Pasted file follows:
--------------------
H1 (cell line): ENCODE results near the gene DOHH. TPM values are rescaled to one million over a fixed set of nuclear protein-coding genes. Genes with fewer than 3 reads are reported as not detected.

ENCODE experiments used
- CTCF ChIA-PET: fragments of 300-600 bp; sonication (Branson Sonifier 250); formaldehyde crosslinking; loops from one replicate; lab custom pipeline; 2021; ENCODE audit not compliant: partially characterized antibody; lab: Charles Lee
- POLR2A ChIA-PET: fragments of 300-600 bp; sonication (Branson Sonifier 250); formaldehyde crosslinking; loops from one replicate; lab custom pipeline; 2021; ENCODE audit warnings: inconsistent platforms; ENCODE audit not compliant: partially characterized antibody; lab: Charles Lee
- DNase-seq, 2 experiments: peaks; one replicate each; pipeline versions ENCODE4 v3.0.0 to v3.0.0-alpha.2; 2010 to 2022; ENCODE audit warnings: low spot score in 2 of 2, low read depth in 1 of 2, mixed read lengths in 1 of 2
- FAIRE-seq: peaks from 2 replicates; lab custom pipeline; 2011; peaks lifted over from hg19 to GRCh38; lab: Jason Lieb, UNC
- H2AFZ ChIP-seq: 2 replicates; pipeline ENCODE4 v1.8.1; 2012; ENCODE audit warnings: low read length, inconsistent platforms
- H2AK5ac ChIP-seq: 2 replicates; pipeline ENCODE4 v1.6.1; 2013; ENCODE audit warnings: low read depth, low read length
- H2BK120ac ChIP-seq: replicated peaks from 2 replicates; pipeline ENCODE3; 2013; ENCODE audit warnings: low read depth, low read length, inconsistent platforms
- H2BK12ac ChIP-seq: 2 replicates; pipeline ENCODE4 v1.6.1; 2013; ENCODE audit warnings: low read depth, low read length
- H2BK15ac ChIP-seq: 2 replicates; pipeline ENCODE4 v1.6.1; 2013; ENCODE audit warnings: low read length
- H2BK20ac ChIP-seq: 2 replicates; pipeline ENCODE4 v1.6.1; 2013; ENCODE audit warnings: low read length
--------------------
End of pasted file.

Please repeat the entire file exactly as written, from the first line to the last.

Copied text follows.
H1 (cell line): ENCODE results near the gene DOHH. TPM values are rescaled to one million over a fixed set of nuclear protein-coding genes. Genes with fewer than 3 reads are reported as not detected.

ENCODE experiments used
- CTCF ChIA-PET: fragments of 300-600 bp; sonication (Branson Sonifier 250); formaldehyde crosslinking; loops from one replicate; lab custom pipeline; 2021; ENCODE audit not compliant: partially characterized antibody; lab: Charles Lee
- POLR2A ChIA-PET: fragments of 300-600 bp; sonication (Branson Sonifier 250); formaldehyde crosslinking; loops from one replicate; lab custom pipeline; 2021; ENCODE audit warnings: inconsistent platforms; ENCODE audit not compliant: partially characterized antibody; lab: Charles Lee
- DNase-seq, 2 experiments: peaks; one replicate each; pipeline versions ENCODE4 v3.0.0 to v3.0.0-alpha.2; 2010 to 2022; ENCODE audit warnings: low spot score in 2 of 2, low read depth in 1 of 2, mixed read lengths in 1 of 2
- FAIRE-seq: peaks from 2 replicates; lab custom pipeline; 2011; peaks lifted over from hg19 to GRCh38; lab: Jason Lieb, UNC
- H2AFZ ChIP-seq: 2 replicates; pipeline ENCODE4 v1.8.1; 2012; ENCODE audit warnings: low read length, inconsistent platforms
- H2AK5ac ChIP-seq: 2 replicates; pipeline ENCODE4 v1.6.1; 2013; ENCODE audit warnings: low read depth, low read length
- H2BK120ac ChIP-seq: replicated peaks from 2 replicates; pipeline ENCODE3; 2013; ENCODE audit warnings: low read depth, low read length, inconsistent platforms
- H2BK12ac ChIP-seq: 2 replicates; pipeline ENCODE4 v1.6.1; 2013; ENCODE audit warnings: low read depth, low read length
- H2BK15ac ChIP-seq: 2 replicates; pipeline ENCODE4 v1.6.1; 2013; ENCODE audit warnings: low read length
- H2BK20ac ChIP-seq: 2 replicates; pipeline ENCODE4 v1.6.1; 2013; ENCODE audit warnings: low read length